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To help you find the most useful information on the 2010 Volvo C30, the experts at TheCarConnection.com have combed the Web and hand-selected some of the best, most-useful quotes and observations from other review sources. In addition, here in this authoritative Bottom Line, the editors have provided you with firsthand observations and behind-the-wheel impressions—and looked at how the C30 matches up to alternatives.
In just a decade or so, Volvo has made an about-face with respect to design, going from boxy and chiseled to sleek and rakish. One of the current models that most demonstrates that change is the Volvo C30, an attractive hatch with a unique, retro-styled rear end and lots of personality.
The 2010 Volvo C30 is, in some respects, a truncated two-door-hatchback variant of the S40 sedan and V50 wagon. The similarities to those other models really only hold from the front. In back, the neat, familiar Volvo look yields to a broad-shouldered, rakish silhouette, with a unique, blacked-out glass hatch. Large, flashy alloy wheels and lipped wheel wells with dark lower-body and window trim help give the whole design seem more like a fastback coupe from the side.
The C30 utilizes Volvo's proven 2.5-liter five-cylinder engine, here turbocharged and producing a healthy 227 horsepower, along with a more important 236 pound-feet of torque beginning at just 1,800 rpm. The turbo engine actually does very well with the automatic; the standard six-speed manual is also pleasant but a bit notchy. Because the C30 sends a lot of power to the front wheels, it can be a bit challenged for traction when accelerating hard on bumpy surfaces at low speed, but overall the C30 handles in a solid and secure way. The wheelbase, a long 104 inches, is shared with the S40 and V50—which results in a good ride and surprisingly stable, relaxed high-speed cruising. In following, the C30 has a heft that make it feel more secure but less nimble than some small cars; the suspension is quite firm, though, resulting in jarring jolts over potholes and some boominess on coarse surfaces. It’s also quite economical—as high as 21 mpg city, 30 highway with the automatic.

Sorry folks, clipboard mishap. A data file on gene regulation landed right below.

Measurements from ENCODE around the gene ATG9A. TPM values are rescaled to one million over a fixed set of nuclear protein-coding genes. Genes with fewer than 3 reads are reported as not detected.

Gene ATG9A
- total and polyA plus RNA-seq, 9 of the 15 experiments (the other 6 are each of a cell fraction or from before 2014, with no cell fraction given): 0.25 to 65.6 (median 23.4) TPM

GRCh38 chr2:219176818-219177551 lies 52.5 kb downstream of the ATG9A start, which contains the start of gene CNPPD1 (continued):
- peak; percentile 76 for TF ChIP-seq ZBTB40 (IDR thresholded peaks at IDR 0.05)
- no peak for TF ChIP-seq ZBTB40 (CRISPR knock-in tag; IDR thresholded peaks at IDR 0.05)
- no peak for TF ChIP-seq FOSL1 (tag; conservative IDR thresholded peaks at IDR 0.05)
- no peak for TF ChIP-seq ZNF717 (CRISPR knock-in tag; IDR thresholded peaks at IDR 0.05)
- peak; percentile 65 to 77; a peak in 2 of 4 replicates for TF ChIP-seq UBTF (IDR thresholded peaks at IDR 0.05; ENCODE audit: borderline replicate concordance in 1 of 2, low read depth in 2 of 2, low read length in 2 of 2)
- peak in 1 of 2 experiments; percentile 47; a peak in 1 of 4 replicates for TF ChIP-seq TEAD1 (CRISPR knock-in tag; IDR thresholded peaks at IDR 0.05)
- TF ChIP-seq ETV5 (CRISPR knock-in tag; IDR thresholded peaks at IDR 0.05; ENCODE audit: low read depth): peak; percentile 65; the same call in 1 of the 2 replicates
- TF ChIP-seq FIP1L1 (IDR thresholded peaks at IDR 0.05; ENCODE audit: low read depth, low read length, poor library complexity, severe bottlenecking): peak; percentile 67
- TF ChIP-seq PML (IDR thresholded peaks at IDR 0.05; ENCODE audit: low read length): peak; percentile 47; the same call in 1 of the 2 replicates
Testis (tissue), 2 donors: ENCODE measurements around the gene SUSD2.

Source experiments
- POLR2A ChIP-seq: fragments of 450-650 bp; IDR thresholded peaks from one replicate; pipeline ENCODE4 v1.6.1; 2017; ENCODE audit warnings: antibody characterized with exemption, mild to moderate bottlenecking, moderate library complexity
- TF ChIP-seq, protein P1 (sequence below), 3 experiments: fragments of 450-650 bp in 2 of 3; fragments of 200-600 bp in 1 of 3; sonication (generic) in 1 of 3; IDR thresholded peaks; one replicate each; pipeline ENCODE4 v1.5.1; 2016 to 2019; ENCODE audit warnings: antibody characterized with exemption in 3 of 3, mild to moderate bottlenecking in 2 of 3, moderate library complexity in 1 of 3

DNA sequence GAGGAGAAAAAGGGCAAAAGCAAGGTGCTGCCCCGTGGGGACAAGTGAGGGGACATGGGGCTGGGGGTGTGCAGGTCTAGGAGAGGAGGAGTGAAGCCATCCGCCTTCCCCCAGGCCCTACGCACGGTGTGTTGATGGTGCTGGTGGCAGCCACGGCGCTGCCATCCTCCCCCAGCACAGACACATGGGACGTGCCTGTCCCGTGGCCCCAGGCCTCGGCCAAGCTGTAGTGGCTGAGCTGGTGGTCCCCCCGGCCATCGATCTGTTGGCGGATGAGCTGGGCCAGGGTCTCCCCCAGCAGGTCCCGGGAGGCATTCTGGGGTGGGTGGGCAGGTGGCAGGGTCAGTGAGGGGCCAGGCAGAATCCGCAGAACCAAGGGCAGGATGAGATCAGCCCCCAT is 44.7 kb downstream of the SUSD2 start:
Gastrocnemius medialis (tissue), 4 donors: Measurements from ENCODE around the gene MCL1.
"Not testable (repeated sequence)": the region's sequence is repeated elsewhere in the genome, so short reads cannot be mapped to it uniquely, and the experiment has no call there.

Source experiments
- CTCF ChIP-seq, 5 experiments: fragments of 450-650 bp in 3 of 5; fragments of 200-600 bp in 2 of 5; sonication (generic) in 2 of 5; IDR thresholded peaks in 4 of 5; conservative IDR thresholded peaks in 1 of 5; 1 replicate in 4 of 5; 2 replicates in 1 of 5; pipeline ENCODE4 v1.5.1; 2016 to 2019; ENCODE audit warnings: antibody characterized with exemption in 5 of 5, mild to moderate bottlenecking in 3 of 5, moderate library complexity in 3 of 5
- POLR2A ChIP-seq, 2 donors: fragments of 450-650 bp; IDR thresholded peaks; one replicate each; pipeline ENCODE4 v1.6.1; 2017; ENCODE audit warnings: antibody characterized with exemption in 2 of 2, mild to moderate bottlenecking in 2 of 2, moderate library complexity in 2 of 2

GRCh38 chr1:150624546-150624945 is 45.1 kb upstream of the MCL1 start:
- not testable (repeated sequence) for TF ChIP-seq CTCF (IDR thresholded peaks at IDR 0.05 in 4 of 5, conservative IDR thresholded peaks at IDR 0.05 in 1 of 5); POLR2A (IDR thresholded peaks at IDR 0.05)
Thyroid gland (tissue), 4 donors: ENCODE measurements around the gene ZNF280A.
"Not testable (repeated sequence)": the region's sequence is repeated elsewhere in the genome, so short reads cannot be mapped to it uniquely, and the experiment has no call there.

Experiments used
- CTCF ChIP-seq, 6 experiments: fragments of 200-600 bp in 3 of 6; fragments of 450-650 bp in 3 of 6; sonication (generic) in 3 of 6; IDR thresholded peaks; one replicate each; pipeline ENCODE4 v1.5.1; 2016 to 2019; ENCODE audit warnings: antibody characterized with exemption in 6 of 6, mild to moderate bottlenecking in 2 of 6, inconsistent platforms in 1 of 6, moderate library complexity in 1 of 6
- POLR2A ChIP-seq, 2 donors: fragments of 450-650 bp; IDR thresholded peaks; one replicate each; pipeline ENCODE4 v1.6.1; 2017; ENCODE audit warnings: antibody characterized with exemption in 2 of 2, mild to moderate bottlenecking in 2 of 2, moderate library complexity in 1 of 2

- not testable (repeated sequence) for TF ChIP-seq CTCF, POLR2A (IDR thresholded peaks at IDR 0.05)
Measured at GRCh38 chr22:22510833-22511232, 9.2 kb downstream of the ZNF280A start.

Sophisticated and unlike most other small cars inside as well, the C30 manages to wow with its interior design. There's a "floating" center stack, a thin panel where radio and climate system controls are located, allowing an open space with storage just behind. The base sound system is quite good, with 160 watts and HD Radio compatibility, but the high-end Dynaudio system is better than you'll find in any other small hatchback. Front seats have an attractive two-tone look, with contrast stitching, and there are soft-touch areas for the elbows. However, the interior is tight; tall drivers might find themselves surprisingly short on space, as the sunroof cuts precious headroom. The rear seats—configured more as two separate contoured positions with scaled-down proportions—are snug, and adults will complain even if they can wedge in. The cargo space is a bit disappointing, too, with a narrow opening through the glass hatch and a high cargo floor. Such is the sacrifice for fashion.
Despite the racier image of the C30, Volvo's reputation for top-notch safety doesn't dip in any way. In typical Volvo fashion, safety equipment is abundant, with side curtain airbags, anti-lock brakes, and stability control standard; Volvo's lane-departure warning system is optional. Although the federal government hasn't crash-tested the C30, the Insurance Institute for Highway Safety (IIHS) has given the C30 its top "good" rating in each of its tests, along with its Top Safety Pick designation, which few small cars have typically earned.
The Volvo C30 lineup was reconfigured last year, with the addition of a style-centric R-Design model. For 2010, the C30 gets more standard features, but the custom-build program that enables various extra features and add-ons has been discontinued. For 2010, a number of features that had been optional previously are now standard; a trip computer, cruise control, and a Bluetooth hands-free calling interface are all currently included on the base C30 T5, while the C30 R-Design gets newly standard fog lamps. The C30 R-Design model offers a more aggressive look, with different front and rear aerodynamic work, along with all sorts of sporty cues, but it's also something of a real sport package, boasting dynamic chassis control and upgraded wheels with Pirelli P Zero Rosso tires. Other options on the C30 lineup include a moonroof, leather upholstery, a navigation system with real-time traffic, a climate package, and a preferred package with active HID headlamps.
- Very attractive design
- Good handling and maneuverability
- Strong acceleration
- Impressive fit and finish
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- Odd driving position
- Tiny 2+2 backseat
- Disappointing cargo space